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Thu Feb 7, 2019, 01:55 PM

 

NYPD demands that Google's Waze app stop revealing DWI checkpoints

Source: CNBC

New York's police department is demanding that Google remove all DWI checkpoint information from Waze.
It says the navigation app helps impaired and intoxicated drivers evade checkpoints.
Waze, which is owned by Google, lets drivers alert other drivers to obstacles, speed traps, road closures, traffic and DWI checkpoints.






Read more: https://www.cnbc.com/2019/02/06/-googles-waze-revealing-dwi-checkpoints-nypd.html

29 replies, 4610 views

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Reply NYPD demands that Google's Waze app stop revealing DWI checkpoints (Original post)
LakeSuperiorView Feb 2019 OP
NurseJackie Feb 2019 #1
iscooterliberally Feb 2019 #6
PupCamo Feb 2019 #25
qazplm135 Feb 2019 #2
Adrahil Feb 2019 #14
soryang Feb 2019 #17
djg21 Feb 2019 #22
Adrahil Feb 2019 #24
Gore1FL Feb 2019 #3
LiberalFighter Feb 2019 #5
EarthFirst Feb 2019 #19
LiberalFighter Feb 2019 #4
Rover1 Feb 2019 #7
X_Digger Feb 2019 #21
djg21 Feb 2019 #23
ToxMarz Feb 2019 #8
TeamPooka Feb 2019 #9
cstanleytech Feb 2019 #10
Maxheader Feb 2019 #11
LakeSuperiorView Feb 2019 #12
BumRushDaShow Feb 2019 #13
LakeSuperiorView Feb 2019 #16
BumRushDaShow Feb 2019 #18
MicaelS Feb 2019 #15
X_Digger Feb 2019 #20
hueymahl Feb 2019 #26
Demonaut Feb 2019 #27
customerserviceguy Feb 2019 #28
democratisphere Feb 2019 #29

Response to LakeSuperiorView (Original post)

Thu Feb 7, 2019, 02:00 PM

1. Is "DWI Checkpoint" an actual option on Waze? Or is it just the usual...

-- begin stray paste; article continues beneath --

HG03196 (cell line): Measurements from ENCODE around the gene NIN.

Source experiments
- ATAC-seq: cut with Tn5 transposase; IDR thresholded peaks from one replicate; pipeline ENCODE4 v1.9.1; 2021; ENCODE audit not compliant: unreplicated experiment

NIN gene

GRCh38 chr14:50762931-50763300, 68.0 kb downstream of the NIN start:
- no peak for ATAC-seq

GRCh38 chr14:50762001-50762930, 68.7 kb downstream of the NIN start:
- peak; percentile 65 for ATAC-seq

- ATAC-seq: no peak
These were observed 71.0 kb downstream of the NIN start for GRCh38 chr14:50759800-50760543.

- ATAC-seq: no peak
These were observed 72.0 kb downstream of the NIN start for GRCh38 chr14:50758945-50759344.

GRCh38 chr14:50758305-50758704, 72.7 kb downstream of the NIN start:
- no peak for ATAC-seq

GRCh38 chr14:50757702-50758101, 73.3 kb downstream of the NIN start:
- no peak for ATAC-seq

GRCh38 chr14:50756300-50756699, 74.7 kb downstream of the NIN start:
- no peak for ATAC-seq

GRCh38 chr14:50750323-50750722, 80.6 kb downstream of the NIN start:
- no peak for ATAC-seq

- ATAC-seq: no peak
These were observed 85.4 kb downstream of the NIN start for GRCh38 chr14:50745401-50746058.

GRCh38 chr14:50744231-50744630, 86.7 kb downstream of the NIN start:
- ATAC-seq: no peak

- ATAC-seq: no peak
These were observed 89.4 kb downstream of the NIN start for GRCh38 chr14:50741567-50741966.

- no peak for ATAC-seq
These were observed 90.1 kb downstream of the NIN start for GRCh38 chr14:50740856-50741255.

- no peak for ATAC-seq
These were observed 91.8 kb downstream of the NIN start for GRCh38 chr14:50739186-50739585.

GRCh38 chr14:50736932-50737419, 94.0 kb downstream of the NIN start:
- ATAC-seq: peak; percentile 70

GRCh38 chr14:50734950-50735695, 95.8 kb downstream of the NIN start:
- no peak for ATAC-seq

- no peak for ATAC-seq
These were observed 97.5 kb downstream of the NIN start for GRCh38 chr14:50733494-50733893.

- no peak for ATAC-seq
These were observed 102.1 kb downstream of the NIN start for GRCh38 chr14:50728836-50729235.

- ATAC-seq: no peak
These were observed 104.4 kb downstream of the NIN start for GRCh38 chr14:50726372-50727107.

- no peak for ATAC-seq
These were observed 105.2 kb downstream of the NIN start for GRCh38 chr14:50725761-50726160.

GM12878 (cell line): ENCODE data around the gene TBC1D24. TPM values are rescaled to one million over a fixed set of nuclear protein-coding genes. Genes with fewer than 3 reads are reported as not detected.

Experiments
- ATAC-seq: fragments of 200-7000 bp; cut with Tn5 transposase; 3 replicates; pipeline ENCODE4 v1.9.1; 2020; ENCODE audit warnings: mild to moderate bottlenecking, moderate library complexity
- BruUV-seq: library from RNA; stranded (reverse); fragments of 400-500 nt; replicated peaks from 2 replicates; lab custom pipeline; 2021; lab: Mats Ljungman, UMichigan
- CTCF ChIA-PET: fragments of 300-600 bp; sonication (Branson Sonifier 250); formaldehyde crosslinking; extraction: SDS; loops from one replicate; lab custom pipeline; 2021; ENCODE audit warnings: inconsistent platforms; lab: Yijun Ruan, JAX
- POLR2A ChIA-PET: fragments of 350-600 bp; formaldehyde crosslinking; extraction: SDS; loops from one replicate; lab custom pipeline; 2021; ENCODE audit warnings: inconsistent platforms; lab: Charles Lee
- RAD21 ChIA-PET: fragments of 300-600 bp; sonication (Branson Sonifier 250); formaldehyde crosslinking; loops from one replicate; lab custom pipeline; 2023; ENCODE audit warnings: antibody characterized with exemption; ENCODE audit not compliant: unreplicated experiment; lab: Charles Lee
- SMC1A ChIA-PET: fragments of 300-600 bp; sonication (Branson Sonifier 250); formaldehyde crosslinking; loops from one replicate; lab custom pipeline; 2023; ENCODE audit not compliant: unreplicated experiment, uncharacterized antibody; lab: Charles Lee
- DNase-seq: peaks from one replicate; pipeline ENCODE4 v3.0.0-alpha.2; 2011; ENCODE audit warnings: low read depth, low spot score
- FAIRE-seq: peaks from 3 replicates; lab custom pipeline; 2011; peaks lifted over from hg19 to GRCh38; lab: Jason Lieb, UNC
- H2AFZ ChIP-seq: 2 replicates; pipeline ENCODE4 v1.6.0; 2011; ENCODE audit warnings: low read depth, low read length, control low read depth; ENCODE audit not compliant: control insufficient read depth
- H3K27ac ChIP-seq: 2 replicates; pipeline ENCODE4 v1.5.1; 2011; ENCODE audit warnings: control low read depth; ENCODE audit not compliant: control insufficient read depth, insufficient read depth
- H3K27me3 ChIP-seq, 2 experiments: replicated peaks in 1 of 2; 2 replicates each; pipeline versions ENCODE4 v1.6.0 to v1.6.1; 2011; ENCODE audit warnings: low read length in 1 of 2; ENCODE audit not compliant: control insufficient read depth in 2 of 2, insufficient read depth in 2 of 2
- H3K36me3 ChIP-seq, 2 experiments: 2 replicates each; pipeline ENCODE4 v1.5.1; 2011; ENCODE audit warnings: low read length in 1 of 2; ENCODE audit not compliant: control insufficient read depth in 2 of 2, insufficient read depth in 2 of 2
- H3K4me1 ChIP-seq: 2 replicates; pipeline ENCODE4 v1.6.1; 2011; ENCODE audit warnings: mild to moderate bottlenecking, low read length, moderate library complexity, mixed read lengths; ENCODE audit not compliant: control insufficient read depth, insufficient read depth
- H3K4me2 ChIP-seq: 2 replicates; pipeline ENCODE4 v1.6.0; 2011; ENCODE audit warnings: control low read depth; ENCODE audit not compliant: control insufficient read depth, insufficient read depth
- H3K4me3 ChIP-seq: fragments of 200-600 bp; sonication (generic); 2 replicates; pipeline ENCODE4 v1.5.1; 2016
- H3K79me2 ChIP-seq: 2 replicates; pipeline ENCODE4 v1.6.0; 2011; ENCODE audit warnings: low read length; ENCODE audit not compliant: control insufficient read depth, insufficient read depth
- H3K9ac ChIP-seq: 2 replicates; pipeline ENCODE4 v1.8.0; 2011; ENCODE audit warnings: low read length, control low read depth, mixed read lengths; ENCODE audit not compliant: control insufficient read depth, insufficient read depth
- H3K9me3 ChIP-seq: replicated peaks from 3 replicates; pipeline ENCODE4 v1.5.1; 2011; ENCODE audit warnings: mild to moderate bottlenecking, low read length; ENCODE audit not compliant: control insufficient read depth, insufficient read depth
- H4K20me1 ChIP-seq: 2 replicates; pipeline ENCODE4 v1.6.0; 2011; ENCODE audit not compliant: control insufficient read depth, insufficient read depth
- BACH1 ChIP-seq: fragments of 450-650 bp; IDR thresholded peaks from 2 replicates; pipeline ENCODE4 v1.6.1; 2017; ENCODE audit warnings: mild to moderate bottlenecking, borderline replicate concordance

Is "DWI Checkpoint" an actual option on Waze? Or is it just the usual "Police Visible" and "Police Hidden" pins that people are sticking in their digital maps?

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Response to NurseJackie (Reply #1)

Thu Feb 7, 2019, 02:12 PM

6. All I have on my Waze is the 'Police Visible/hidden' options.

There's a place where you could add a comment, but I can't do that when I'm driving. I don't think NYPD is going to get what they want here. Apparently DUI checkpoints aren't even legal in every state. I know they have them in Ft Lauderdale all the time, but the police usually post the place and time in the newspaper before they even set it up.

https://en.wikipedia.org/wiki/Random_checkpoint

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Response to iscooterliberally (Reply #6)

Fri Feb 8, 2019, 01:19 AM

25. the cops around here always announce the checkpoints

which I never did understand

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Response to LakeSuperiorView (Original post)

Thu Feb 7, 2019, 02:04 PM

2. I'm ok with speed traps and police reveals generally

probably makes people slow down more.

But I'm in agreement that I don't want DUI traps revealed...I'd like those folks to get caught.

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Response to qazplm135 (Reply #2)

Thu Feb 7, 2019, 04:10 PM

14. I personally think checkpoints are Unconstitutional

 

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Response to Adrahil (Reply #14)

Thu Feb 7, 2019, 06:00 PM

17. without some kind of public notice

So I don't understand the reasoning here.

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Response to Adrahil (Reply #14)

Thu Feb 7, 2019, 08:48 PM

22. No they're not.

 

it’s well settled as a matter of constitutional law. There are criteria that police must follow, and they typically do follow them to avoid 4th Amendment concerns. You can do a google search and educate yourself. Checkpoints serve a compelling state interest.

The issue with Waze presents a First Amendment issue, and NYC loses this one.

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Response to djg21 (Reply #22)

Fri Feb 8, 2019, 12:26 AM

24. I'm aware of those....

 

And you will note I expressed a personal opinion.

I understand it is at odds with current rulings. But current rulings hold that corporations are people too, so.....

I have only encountered a single check point and refused to engage with the cops (I did give them my license and registration when requested). They blustered, but let me go.

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Response to LakeSuperiorView (Original post)

Thu Feb 7, 2019, 02:04 PM

3. When police shut down a road, it's defacto public information.

One would think if it is legal to record them doing things in public, it should be legal to discuss the things they do in public.